Lesson plan

Everybunny’s Easter Puns

The energizer bunny went to jail. He was charged with battery. Get it? Your students will understand after this lesson! Use this lesson to give your students tools to understand and create Easter puns.
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Students will be able to understand puns and create their own Easter puns.

(5 minutes)
  • Show the Easter Pun! video, or display a picture of an Easter pun.
  • Write an example of an Easter pun on the board: Help me! I'm dying.
  • Draw a picture of an egg being dyed (or show a picture of it).
  • Ask students if they can figure out why this is a joke (i.e. the egg is not dying but it is being dyed).
  • Circle the word dying.
  • Tell students there are two meanings for the word: to no longer be alive and to color with dye.
  • Explain that this is an Easter pun. This example is a play on words that sound the same (die, dye). It is an Easter pun because it deals with an Easter topic (dying eggs). It uses the two meanings of dying to make the joke, or a pun.
(8 minutes)
  • Read the student objective and define a pun as a humorous play on words where the word’s meaning, or the way the word sounds, is used to create a joke.
  • Write the following pun on the board: The Easter energizer bunny went to jail. He was charged with battery.
  • Explain this is another pun that involves a bunny.
  • Ask them if they know about the energizer bunny. If they don't, show them the Energizer: Fluffy Little Tail video.
  • Circle Easter energizer bunny and battery as the key words that create the pun.
  • Explain that it is a pun that uses an understanding of the Energizer bunny and the Easter bunny, and connects them with the unlikely scenario of a bunny going to jail.
  • Display the Bad Hare Day Easter Puns worksheet and review the example at the top of the page.
(10 minutes)
  • Distribute the Bad Hare Day Easter Puns worksheet and ask students what characteristics make the title a pun. (For example: The word hare replaces hair, suggesting it is talking about a rabbit or bunny. It's a pun because it uses the phrase "Bad Hair Day" and replaces it with "Bad Hare Day.")
  • Read aloud the first question on the worksheet.
  • Ask for volunteers to explain the pun.
  • Choose another student to restate what the volunteer says.
  • Ask students to turn and talk to their partner about what words are creating the pun (e.g. stuffing baskets, basketball hoop, and Easter bunny).
  • Complete problems A–D for the first question as a class.
  • Ask students to complete the next two questions in A–B partners. Have them write their answers on their own papers.
  • Monitor the partners' interactions and make sure they equally share their ideas.
  • Have two volunteers share their answers, and ask the students to stand if they agree or stay seated if they disagree. If a student disagrees, have them explain why.
  • Model creating an Easter pun with a word that starts with ex- (e.g. exciting, exactly, exceptional, and extraordinary).
  • Ask for student suggestions while you create the pun. For example: The Hoppy Easter bunny had an eggceptional spring.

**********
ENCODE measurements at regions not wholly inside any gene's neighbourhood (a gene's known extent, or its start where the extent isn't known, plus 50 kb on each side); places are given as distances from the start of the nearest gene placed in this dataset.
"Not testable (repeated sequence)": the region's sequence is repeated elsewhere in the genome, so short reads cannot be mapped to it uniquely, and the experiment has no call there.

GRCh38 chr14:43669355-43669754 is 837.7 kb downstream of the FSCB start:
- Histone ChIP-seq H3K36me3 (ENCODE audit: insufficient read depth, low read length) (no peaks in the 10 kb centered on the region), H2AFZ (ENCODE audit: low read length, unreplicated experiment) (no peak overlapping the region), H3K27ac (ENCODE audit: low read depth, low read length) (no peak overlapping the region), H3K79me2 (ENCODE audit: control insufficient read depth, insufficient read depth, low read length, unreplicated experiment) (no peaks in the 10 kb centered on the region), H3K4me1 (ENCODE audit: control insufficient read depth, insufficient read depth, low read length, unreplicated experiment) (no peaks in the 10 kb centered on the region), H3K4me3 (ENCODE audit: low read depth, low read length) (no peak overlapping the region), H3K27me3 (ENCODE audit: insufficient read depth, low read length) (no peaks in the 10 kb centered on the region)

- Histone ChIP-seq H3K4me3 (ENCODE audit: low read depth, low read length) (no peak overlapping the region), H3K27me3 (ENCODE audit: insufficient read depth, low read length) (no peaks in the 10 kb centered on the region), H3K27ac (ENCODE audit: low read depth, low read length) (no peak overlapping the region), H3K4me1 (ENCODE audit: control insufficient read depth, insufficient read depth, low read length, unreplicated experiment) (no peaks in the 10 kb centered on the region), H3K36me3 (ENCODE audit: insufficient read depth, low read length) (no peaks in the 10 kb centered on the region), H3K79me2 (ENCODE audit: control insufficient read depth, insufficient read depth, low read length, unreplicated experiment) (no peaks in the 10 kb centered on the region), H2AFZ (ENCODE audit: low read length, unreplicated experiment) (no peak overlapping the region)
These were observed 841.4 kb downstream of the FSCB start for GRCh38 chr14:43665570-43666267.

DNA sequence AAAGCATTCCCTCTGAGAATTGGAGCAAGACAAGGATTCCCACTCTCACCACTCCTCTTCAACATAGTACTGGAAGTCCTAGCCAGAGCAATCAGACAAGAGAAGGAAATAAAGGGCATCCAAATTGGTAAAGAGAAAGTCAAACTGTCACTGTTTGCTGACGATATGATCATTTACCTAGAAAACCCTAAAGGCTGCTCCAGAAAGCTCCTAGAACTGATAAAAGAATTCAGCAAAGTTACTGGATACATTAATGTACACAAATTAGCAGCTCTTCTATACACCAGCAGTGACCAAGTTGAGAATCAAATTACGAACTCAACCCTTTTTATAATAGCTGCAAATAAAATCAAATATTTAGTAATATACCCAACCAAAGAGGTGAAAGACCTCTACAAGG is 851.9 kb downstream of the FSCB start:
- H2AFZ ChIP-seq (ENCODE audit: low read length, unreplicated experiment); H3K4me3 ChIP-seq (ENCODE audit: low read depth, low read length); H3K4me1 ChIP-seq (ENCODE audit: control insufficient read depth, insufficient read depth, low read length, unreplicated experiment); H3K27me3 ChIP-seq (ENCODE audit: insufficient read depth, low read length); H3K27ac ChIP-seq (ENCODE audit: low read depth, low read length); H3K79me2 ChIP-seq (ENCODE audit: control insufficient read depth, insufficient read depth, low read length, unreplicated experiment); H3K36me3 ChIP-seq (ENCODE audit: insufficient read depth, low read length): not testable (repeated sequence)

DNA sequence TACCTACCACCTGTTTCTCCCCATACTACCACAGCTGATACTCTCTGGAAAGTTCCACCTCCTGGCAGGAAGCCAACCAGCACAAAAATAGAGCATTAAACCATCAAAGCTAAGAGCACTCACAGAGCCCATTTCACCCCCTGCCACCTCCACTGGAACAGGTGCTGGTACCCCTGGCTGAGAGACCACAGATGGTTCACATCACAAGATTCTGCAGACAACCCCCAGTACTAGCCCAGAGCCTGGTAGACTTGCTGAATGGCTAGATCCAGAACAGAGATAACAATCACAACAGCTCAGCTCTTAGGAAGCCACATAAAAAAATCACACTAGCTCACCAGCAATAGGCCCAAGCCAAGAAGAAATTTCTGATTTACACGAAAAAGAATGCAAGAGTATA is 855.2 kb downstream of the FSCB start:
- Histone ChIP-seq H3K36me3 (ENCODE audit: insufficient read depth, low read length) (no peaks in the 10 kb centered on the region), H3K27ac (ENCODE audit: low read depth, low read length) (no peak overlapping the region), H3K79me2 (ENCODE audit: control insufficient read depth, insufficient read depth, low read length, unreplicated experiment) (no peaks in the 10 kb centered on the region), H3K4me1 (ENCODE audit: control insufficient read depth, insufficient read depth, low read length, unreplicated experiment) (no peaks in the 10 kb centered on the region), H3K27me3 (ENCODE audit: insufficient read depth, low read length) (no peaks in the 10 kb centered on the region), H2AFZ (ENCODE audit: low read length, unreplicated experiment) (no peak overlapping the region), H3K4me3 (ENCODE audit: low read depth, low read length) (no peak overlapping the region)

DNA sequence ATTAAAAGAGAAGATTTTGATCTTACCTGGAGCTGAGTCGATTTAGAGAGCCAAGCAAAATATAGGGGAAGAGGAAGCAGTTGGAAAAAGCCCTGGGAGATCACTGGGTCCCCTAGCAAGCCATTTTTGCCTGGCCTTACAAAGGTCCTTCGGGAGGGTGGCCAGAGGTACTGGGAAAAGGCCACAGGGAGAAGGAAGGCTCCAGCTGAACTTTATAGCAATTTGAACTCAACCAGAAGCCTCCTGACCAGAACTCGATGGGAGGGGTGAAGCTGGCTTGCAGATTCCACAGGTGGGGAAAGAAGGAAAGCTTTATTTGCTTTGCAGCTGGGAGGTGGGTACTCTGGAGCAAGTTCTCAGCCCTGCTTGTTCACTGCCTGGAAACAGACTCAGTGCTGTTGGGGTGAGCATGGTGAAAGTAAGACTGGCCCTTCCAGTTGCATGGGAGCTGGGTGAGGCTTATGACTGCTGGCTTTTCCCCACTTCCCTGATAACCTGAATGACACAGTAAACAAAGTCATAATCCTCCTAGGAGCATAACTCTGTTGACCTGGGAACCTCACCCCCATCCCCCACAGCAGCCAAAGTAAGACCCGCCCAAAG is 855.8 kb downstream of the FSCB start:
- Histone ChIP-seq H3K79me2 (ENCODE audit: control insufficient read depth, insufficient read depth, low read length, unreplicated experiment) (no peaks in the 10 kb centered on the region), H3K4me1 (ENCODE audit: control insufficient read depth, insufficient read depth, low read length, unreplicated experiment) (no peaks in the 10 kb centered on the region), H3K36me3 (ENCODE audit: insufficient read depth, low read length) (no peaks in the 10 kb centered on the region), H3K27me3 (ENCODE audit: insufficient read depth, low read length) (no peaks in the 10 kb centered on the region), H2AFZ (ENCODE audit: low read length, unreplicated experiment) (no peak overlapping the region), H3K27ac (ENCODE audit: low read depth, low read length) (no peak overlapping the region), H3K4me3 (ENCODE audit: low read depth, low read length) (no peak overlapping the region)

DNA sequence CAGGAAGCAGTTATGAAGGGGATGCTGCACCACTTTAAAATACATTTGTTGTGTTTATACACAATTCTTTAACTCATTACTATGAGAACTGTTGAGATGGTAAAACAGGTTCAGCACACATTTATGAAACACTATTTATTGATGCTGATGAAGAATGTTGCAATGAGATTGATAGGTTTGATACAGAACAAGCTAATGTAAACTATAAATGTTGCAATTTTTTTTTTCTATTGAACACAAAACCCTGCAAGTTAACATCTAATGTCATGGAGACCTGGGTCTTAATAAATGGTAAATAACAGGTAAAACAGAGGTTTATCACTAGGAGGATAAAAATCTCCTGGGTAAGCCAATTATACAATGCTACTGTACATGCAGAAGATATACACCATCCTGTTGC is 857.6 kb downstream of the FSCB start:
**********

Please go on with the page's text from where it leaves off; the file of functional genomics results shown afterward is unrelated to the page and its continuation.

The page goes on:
(10 minutes)
  • Distribute the Eggciting Easter Puns worksheet and read through the directions. Compare it to the Bad Hare Day Easter Puns worksheet.
  • Ask students to complete questions 1–3 on their own.
  • Choose two students to share one of their answers.
  • Monitor to see if there are disagreements about the answers and correct them with the class. Allow students to explain the answers.


  • Allow students to draw the definitions of each of the words to help them understand the meaning of the puns.
  • Provide students with a list of words that start with ex- and end with -body. They can add bunny or eggs to the word as part of their pun (e.g. eggciting, everybunny, nobunny, eggceptional, eggstatic, eggsplorer, eggsplosive, and eggstreme).
  • Provide a sentence frame to help students create their Easter puns. For example: The bunny was ____ and ____.
  • Allow students to make Easter greetings instead of puns.
  • Underline the key words for the puns on the worksheets.
  • Provide multiple choice options for answers to questions A–D on the Bad Hare Day Easter Puns and Eggciting Easter Puns worksheets.


  • Ask students to create a humorous Easter greeting card with puns for the title and message inside.
  • Allow students to create puns about a topic of their choice.
  • Challenge students to use their knowledge about written puns to create visual puns.
(5 minutes)
  • Tell students to write their own Easter puns in the Write It! sections of the Eggciting Easter Puns and Bad Hare Day Easter Puns worksheets.
  • Collect the worksheets and use their answers as a formative assessment of their understanding of puns and their ability to create Easter puns.
(2 minutes)
  • Explain to the students that, while they only discussed Easter puns, they will most likely read puns in literature. Many classic authors—such as William Shakespeare—have used puns in their writing to make their stories more exciting and humorous.
  • Allow students to share their favorite pun from the day. It can be their own pun or a pun from the worksheets.

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